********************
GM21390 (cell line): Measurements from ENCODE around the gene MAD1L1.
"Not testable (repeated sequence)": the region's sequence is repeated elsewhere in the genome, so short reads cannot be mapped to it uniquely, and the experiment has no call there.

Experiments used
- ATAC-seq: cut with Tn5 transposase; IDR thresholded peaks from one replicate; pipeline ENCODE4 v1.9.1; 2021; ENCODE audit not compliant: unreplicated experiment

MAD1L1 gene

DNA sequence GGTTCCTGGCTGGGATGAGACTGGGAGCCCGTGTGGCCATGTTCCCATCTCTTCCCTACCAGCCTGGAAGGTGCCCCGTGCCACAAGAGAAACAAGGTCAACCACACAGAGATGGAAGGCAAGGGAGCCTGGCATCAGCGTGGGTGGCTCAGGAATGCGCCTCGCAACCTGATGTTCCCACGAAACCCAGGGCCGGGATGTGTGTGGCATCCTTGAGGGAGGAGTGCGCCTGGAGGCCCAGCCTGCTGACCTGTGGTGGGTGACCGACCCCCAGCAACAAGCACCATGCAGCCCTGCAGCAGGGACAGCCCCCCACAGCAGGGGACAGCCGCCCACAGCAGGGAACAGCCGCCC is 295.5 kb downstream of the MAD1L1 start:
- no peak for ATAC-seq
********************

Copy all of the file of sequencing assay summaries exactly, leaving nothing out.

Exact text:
GM21390 (cell line): Measurements from ENCODE around the gene MAD1L1.
"Not testable (repeated sequence)": the region's sequence is repeated elsewhere in the genome, so short reads cannot be mapped to it uniquely, and the experiment has no call there.

Experiments used
- ATAC-seq: cut with Tn5 transposase; IDR thresholded peaks from one replicate; pipeline ENCODE4 v1.9.1; 2021; ENCODE audit not compliant: unreplicated experiment

MAD1L1 gene

DNA sequence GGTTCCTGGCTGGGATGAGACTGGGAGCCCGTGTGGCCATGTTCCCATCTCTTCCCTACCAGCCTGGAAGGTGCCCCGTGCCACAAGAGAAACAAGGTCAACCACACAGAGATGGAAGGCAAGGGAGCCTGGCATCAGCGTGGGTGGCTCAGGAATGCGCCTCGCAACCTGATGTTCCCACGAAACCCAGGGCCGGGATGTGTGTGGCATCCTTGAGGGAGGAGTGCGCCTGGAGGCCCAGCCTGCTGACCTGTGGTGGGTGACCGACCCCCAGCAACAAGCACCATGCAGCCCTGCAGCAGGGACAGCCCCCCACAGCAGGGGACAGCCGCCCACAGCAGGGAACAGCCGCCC is 295.5 kb downstream of the MAD1L1 start:
- no peak for ATAC-seq